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Botany Photo of the Day
In science, beauty. In beauty, science. Daily.

Agaricus praeclaresquamosus

Agaricus praeclaresquamosus

This photograph is courtesy of “leafdesigner” (a member of the UBC Botanical Garden Forums) of Battle Ground, Washington. leafdesigner submitted this image via the BPotD Submissions Forum here. Thanks for the image, and also thanks for writing accompanying text! leafdesigner writes:

This mushroom with the mouthful of a scientific name is sometimes called the “western flat-top agaricus”. A member of the same genus as the cultivated or “button” mushroom, it is poisonous. The odor of crushed flesh is disagreeable, being described as “creosote-like” or “smelling of library paste”. A good field mark is the bright yellow staining that occurs when the base of the stem is nicked, although this also happens with the equally poisonous Agaricus xanthodermus.”

I'll add an additional link: Agaricus praeclaresquamosus via Mykoweb.

Botany resource link: the Fungus Identification Forum, recently separated out as its own discussion area on the garden's forums after a request from one of the forum members. Identification of fungi can be extremely challenging, often requiring the use of a microscope and “spore prints”. Unlike lichen identification, though, you don't need to walk around with a chemistry set (a story for another day). Despite often requiring lab work, identification to genus is possible for many fungi with a good image and description, like so: Hydnellum peckii (which I absolutely have to find one day for BPotD!).

7 Comments

Thanks for supplying the Mykoweb link- that's a good site. I might add that although Mykoweb says that this mushroom fruits in the mid to late winter, they are referring to California. In Oregon, Washington, and BC, it is to be expected in the fall.

Matt


hey kids, be carefull out there.
years ago i took up mycology, had all the field books,did all of the spore samples, i thought i had gotten pretty good.
i found this beautiful large mushroom,4"-5" inches across, it looked as though it came from market, the spores were gray-brown, it smelled wonderful! i sauted' it for dinner, i almost died, i turned white and cold, in a daze for several days, thinking that mabey i did die !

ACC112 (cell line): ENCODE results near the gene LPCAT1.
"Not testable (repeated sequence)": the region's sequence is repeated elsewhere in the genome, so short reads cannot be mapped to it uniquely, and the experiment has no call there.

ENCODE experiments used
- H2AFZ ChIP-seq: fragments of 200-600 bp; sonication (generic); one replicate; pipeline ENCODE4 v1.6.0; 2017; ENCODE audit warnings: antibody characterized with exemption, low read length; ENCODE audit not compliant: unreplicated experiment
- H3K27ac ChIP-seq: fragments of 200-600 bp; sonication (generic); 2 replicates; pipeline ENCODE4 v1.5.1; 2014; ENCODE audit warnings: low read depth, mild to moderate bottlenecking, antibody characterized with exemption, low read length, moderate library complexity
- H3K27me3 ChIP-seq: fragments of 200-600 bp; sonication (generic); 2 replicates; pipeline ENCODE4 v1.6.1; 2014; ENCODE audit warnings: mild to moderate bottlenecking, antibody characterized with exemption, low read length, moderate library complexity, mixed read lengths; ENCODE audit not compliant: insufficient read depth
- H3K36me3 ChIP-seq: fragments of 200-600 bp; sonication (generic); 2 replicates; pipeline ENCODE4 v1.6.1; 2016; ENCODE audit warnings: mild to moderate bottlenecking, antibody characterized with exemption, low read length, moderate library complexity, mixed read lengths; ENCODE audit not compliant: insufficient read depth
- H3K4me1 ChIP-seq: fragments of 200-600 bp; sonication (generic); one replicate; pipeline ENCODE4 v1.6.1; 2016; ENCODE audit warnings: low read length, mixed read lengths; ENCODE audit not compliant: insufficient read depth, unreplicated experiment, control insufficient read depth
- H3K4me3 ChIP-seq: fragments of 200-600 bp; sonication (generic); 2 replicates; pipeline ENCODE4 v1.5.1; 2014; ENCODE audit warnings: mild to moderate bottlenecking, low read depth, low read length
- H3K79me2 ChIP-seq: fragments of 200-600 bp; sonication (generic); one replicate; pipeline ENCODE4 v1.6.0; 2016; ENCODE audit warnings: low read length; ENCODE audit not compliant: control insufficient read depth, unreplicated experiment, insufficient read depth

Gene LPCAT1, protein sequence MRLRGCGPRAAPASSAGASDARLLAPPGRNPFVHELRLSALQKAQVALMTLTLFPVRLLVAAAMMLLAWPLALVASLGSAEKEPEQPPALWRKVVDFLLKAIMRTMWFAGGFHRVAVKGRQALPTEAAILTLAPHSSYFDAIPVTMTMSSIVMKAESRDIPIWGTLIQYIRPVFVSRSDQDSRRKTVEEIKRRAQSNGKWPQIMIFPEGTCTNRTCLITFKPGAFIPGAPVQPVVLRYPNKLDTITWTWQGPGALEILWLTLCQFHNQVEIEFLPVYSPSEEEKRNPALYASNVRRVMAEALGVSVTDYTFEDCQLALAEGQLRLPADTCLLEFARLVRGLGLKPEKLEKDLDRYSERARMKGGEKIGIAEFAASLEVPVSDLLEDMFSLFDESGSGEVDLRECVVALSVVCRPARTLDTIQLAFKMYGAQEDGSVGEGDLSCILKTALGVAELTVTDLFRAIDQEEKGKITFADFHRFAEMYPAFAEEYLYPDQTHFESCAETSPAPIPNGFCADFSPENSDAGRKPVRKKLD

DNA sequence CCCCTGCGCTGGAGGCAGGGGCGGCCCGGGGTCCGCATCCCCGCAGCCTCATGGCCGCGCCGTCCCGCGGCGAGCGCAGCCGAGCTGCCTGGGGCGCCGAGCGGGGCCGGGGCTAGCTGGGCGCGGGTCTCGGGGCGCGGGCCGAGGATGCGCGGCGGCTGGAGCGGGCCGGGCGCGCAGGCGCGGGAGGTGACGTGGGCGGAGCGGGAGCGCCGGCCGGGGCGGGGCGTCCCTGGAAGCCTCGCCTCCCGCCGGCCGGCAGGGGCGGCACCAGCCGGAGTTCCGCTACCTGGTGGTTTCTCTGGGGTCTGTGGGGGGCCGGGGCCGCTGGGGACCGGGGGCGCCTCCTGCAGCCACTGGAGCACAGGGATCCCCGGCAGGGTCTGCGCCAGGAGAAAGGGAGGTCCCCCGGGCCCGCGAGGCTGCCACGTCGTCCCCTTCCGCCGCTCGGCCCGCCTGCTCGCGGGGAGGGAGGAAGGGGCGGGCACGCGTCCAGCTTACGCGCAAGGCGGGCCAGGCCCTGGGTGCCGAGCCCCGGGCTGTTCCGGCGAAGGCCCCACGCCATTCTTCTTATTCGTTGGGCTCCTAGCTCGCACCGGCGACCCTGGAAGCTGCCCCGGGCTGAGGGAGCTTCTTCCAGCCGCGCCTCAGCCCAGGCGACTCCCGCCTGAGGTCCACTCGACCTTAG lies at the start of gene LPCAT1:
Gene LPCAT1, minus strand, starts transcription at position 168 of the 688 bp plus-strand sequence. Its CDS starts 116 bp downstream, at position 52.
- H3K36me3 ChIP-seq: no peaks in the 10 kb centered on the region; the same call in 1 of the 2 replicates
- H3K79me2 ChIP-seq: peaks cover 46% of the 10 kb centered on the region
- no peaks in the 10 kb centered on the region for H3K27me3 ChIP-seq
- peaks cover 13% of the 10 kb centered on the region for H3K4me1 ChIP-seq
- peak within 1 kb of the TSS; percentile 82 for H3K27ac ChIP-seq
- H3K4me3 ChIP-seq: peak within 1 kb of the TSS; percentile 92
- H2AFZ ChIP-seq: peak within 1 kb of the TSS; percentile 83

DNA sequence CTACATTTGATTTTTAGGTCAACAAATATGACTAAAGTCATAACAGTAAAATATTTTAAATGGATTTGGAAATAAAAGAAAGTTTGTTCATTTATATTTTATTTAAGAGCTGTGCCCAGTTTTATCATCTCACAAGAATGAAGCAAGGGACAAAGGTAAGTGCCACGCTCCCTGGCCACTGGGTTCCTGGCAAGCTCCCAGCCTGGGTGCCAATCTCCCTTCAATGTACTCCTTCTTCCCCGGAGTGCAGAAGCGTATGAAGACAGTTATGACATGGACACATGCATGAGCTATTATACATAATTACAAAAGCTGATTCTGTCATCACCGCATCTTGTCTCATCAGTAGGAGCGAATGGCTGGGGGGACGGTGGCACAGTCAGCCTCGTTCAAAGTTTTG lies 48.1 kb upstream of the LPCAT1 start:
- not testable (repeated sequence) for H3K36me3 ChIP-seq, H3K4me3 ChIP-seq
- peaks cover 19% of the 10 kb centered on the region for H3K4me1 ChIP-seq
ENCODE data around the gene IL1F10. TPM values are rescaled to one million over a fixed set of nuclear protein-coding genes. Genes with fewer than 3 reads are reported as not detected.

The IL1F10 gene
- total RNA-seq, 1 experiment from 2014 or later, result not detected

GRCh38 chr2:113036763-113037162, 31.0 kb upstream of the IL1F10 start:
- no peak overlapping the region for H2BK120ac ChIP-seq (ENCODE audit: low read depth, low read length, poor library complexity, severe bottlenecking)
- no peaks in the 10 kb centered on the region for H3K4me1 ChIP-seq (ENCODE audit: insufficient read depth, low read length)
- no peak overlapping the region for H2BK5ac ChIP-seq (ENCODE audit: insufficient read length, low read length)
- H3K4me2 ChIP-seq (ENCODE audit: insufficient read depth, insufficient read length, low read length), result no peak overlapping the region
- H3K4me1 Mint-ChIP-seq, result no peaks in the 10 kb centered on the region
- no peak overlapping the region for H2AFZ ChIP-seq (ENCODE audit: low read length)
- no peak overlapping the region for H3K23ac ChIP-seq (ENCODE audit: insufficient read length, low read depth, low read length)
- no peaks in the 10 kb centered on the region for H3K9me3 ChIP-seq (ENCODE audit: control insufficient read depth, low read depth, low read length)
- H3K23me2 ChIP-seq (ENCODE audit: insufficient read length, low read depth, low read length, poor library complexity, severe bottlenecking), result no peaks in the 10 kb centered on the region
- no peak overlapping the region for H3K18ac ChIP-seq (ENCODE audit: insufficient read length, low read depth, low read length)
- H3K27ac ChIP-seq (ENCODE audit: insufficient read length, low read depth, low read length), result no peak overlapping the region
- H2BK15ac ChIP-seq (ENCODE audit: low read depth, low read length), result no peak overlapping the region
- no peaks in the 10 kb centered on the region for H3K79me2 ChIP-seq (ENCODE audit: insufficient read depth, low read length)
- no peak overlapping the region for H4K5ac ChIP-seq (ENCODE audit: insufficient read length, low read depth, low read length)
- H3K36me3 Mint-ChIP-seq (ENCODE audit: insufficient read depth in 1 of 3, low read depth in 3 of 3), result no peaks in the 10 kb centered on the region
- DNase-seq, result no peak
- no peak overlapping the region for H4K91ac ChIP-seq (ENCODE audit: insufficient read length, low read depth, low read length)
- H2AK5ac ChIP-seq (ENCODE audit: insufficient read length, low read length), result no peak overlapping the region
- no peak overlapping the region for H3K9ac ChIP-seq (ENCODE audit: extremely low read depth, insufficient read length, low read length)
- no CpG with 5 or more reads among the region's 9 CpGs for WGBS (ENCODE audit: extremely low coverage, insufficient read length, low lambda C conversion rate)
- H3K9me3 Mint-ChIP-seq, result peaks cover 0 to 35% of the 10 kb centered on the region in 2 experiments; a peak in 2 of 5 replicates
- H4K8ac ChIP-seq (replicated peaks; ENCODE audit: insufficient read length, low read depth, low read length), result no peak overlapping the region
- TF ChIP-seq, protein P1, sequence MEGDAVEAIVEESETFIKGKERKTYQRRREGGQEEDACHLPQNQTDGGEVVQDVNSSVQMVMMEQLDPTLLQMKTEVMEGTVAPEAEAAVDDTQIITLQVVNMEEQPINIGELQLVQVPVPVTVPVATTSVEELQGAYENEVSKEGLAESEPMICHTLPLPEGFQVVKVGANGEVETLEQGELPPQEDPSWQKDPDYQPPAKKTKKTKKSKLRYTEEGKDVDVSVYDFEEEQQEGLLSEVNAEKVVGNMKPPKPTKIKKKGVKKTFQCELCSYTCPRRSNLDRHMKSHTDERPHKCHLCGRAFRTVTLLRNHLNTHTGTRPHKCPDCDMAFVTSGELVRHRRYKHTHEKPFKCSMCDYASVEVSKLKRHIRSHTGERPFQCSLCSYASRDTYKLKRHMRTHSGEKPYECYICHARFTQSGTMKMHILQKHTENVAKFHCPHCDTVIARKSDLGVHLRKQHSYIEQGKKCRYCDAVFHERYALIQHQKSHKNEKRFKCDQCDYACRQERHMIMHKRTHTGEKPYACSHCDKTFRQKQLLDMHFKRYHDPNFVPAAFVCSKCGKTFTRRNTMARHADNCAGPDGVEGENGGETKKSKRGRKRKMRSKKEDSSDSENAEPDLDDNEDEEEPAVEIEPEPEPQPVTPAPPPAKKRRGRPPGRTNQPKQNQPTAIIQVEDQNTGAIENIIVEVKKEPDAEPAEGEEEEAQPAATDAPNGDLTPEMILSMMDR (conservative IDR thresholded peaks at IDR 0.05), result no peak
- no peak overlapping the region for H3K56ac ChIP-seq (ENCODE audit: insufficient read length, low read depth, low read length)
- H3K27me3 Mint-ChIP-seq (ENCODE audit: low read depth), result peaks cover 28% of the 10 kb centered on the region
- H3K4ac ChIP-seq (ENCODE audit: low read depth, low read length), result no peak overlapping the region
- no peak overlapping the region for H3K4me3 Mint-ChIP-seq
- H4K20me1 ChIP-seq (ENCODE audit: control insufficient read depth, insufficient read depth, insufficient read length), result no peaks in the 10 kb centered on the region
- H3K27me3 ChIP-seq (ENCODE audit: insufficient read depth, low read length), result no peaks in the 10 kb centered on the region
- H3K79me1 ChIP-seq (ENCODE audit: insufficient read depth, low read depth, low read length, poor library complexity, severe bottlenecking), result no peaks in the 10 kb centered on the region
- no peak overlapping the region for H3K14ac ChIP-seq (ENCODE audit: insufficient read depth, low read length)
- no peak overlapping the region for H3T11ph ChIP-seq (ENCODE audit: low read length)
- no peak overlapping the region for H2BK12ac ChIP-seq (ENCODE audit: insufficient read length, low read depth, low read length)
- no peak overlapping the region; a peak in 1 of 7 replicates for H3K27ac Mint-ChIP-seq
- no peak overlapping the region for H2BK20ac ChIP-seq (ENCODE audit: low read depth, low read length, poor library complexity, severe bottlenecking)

all the books tell you to very careful, thats an understatement.
i'll stick to morrels and puffers !!
phillip

Phillip

Absolutely one should be careful before eating anything from the wild. Best advice if you want to eat wild mushrooms is to go with experienced collectors or join a mycological society. My primary interest in mushrooms is not gastronomical, however, but more aesthetic and, to a certain degree, scientific. There are many ways to appreciate wild mushrooms besides ingesting them.

Matt

Iam fairly new to the botanical world...interested in fungus and what do you mean Matt they're are other ways to appreciate wild mushrooms besides injesting them? I like the variety and the the visuals of the mushrooms, good photography!

What I mean is that you don't have to eat wild mushrooms to appreciate them. Some mushroom hunters are "pothunters," and they are primarily interested in mushrooms as wild delicacies. There is nothing wrong with this, as many wild fungi are exquisitely flavored. However, there are other ways to appreciate them: their beauty and their ecological role being foremost in my mind.

Matt

I'm in agreement with Matt re: beauty and ecological role.

Interesting to note that the key characteristic associated with Australian "Yellow Stainers" appears to be a rather lax ring. One of our local variants grows as large as a dinner plate and is ( for me) considered good eating. Unfortunately it is toxic to a very small number of people (I estimate one in 250 thousand) where it causes violent emesis. In 20 odd years of doing mushroom ID's for the local hospital system I have only encountered 2 cases of poisoning by Yellow Stainers. Our primary concern is Amanita phalloides and we've had some 15 poisonings and 2 deaths in that time despite a fairly directed public awareness campaign.. The last few years of drought have severely curtailed mushroom foraging.

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